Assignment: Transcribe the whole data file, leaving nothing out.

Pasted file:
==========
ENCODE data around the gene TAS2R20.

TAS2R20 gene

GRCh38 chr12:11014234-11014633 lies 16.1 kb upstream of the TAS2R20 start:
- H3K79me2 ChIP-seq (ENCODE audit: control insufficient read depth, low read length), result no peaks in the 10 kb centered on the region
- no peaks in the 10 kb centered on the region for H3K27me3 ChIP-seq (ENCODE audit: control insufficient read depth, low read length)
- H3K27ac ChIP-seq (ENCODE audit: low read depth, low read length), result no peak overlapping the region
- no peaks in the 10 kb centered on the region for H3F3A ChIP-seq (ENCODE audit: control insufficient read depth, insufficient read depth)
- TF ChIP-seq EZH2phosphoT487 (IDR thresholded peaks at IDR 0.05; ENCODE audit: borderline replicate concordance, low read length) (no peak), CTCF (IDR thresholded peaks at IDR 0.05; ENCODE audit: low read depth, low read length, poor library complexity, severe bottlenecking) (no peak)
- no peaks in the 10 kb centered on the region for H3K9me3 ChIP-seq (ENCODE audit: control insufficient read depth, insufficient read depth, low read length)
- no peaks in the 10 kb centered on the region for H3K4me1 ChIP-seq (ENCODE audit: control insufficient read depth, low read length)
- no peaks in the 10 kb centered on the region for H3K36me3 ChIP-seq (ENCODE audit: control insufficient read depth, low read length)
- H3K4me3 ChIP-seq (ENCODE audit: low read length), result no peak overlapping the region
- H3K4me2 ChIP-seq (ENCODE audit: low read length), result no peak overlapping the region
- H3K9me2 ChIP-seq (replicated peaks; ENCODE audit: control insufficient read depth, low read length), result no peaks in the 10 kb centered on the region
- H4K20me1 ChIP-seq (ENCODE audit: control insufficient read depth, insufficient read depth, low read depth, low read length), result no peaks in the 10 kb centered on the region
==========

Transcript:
ENCODE data around the gene TAS2R20.

TAS2R20 gene

GRCh38 chr12:11014234-11014633 lies 16.1 kb upstream of the TAS2R20 start:
- H3K79me2 ChIP-seq (ENCODE audit: control insufficient read depth, low read length), result no peaks in the 10 kb centered on the region
- no peaks in the 10 kb centered on the region for H3K27me3 ChIP-seq (ENCODE audit: control insufficient read depth, low read length)
- H3K27ac ChIP-seq (ENCODE audit: low read depth, low read length), result no peak overlapping the region
- no peaks in the 10 kb centered on the region for H3F3A ChIP-seq (ENCODE audit: control insufficient read depth, insufficient read depth)
- TF ChIP-seq EZH2phosphoT487 (IDR thresholded peaks at IDR 0.05; ENCODE audit: borderline replicate concordance, low read length) (no peak), CTCF (IDR thresholded peaks at IDR 0.05; ENCODE audit: low read depth, low read length, poor library complexity, severe bottlenecking) (no peak)
- no peaks in the 10 kb centered on the region for H3K9me3 ChIP-seq (ENCODE audit: control insufficient read depth, insufficient read depth, low read length)
- no peaks in the 10 kb centered on the region for H3K4me1 ChIP-seq (ENCODE audit: control insufficient read depth, low read length)
- no peaks in the 10 kb centered on the region for H3K36me3 ChIP-seq (ENCODE audit: control insufficient read depth, low read length)
- H3K4me3 ChIP-seq (ENCODE audit: low read length), result no peak overlapping the region
- H3K4me2 ChIP-seq (ENCODE audit: low read length), result no peak overlapping the region
- H3K9me2 ChIP-seq (replicated peaks; ENCODE audit: control insufficient read depth, low read length), result no peaks in the 10 kb centered on the region
- H4K20me1 ChIP-seq (ENCODE audit: control insufficient read depth, insufficient read depth, low read depth, low read length), result no peaks in the 10 kb centered on the region